Moto G

After what's felt like forever, I've finally gotten my hands on the Moto G. Four of them, actually (look for a pre-Christmas giveaway this week), and one thing is immediately clear:

Motorola gets it.

That's not to say there aren't any number of great Android smartphones out there. I'd still recommend the HTC One any day of the week. Or the LG G2. Or the Samsung Galaxy S4. Or the Moto X, of course. There are plenty of other great choices, too, particularly if you don't mind either paying outright or locking into another contract with a carrier.

But for $199 — off contract, out the door — you simply can't do better right now.

I've been using the Moto X mostly as my No. 1 phone for the past few months. (I've been switching off with the Nexus 5, of course.) Pick up the Moto G for the first time, and you're in familiar territory. The display's just a tad smaller, and it's definitely got a bluer tint to it, but it's still completely useable. The overall design and feel are mostly the same — the Moto G's a tad thicker by just a millimeter or so, but enough that I noticed — but it still feels great. It's a matte plastic versus soft-touch, but it's a good, solid feel. The lack of LTE data on the Moto G may be a non-starter for many, and that's fine. But for many others, the trade-off might not be so great. 

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I certainly notice the lack of Active Display, the feature that gives you previews of notifications without having to unlock your phone. But if you've never had Active Display before, you'll obviously not be missing anything. Same for Touchless Control — in which you can talk to the phone at any time to control it — or the little wrist twist to activate the camera. I love all those features on the Moto X. But, again, trade-offs for an inexpensive, off-contract device.

Perhaps that's a lot of trade-offs. I get that. But this is a $200 phone with no real commitments, outside of the initial expenditure.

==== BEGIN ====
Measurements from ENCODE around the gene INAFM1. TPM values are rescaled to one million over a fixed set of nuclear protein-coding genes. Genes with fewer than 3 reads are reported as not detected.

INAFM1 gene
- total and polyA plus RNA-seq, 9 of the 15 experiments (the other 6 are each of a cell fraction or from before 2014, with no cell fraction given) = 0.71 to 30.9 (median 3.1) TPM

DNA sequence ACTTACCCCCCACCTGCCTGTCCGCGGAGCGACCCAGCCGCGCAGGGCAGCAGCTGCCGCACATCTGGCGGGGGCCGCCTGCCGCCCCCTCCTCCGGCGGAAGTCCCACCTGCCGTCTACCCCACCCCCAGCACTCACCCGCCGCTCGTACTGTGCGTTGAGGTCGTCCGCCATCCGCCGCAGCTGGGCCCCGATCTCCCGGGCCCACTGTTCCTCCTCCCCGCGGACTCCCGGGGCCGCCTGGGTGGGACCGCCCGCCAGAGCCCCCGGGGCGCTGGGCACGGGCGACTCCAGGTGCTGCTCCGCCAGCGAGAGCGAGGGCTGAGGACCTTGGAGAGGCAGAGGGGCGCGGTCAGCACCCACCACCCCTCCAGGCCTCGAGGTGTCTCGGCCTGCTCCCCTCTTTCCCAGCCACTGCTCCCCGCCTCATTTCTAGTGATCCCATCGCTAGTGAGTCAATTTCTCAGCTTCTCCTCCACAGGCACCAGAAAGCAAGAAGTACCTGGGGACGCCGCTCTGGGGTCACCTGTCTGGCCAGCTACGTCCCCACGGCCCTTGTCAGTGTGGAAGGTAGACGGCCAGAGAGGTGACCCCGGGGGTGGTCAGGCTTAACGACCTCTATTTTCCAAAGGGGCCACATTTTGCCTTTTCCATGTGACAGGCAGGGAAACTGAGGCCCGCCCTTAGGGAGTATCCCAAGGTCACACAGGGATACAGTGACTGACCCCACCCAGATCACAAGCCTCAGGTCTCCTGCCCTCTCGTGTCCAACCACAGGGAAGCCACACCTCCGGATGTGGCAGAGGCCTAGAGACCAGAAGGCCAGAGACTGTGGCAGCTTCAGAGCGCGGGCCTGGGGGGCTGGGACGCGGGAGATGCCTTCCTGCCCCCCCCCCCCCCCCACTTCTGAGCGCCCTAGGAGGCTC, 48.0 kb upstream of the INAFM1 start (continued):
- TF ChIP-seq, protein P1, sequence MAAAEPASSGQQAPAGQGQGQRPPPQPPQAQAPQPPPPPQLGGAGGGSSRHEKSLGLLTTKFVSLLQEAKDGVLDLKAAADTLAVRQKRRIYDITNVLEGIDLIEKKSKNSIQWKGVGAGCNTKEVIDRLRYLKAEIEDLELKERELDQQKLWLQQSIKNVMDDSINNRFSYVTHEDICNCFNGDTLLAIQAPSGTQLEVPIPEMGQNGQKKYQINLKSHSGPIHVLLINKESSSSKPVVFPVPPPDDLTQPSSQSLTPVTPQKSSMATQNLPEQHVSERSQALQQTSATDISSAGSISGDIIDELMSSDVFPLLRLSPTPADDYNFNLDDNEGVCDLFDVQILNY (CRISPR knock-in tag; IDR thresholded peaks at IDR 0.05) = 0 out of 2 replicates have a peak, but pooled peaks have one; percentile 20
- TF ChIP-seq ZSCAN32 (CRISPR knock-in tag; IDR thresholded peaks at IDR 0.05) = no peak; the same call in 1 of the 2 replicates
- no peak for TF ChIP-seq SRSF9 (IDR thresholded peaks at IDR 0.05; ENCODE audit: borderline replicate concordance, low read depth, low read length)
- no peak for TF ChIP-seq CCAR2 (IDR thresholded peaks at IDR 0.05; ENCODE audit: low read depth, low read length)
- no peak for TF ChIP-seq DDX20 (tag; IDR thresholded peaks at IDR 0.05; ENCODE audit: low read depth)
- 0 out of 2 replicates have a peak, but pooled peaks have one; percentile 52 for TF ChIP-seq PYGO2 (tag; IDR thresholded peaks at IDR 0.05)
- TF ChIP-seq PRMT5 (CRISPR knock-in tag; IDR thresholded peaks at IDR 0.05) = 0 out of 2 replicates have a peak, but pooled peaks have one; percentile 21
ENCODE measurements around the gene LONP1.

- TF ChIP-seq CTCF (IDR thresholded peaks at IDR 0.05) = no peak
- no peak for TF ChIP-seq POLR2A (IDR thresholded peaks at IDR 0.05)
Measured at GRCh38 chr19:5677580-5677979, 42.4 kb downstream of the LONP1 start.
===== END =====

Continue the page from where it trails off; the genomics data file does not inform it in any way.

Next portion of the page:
Know somebody who needs a new phone but doesn't necessarily need the latest and greatest — and let's be honest here, doesn't live or die this stuff like those of us reading (and writing) this column? It's a no-brainer. Buy 'em a Moto G.

And now, a few more thoughts:

  • A good read Friday from GigaOm's Janko Roettgers on the future of Chromecast in 2014. Nothing ever moves as fast as we'd like. But consider the products in this same space that Google (at least appeared to have) rushed into. Google TV. Nexus Q. I, for one, am glad to see Google taking its time here. The living room is too important a space to blow again.
  • And a good read from PCMag's Sascha Segan on why Sprint buying T-Mobile would be a bad thing. I'm inclined to agree. But, again, let's not get ahead of ourselves just yet.
  • There's been a bit of a stink over the very-much hidden and never-meant-for-release App Ops "feature" being removed altogether in Android 4.4.2. I'm one of those crazy people who tends not to get the least bit upset over losing something I was never supposed to see in the first place. I wrote a little more on that on Google+, and a good discussion continued in the comments.
  • I'll be working on my Qualcomm Toq writeup this week. It's in interesting device, for sure. But perhaps a bit undercooked.
  • If you missed it, we published the official CrackBerry app into Google Play last week. Basically it's the same app as AC, only for CrackBerry. The plan is to get all of our sites ported over as well. Only so many hours in the day, and so many developers — and there's still plenty of stuff that needs to be done to the Android Central app. (Which we're very much working on.)

I'm moving back into a real office this week — it's been four years since I last had to drive anywhere daily for work. This should be fun. See y'all this week!

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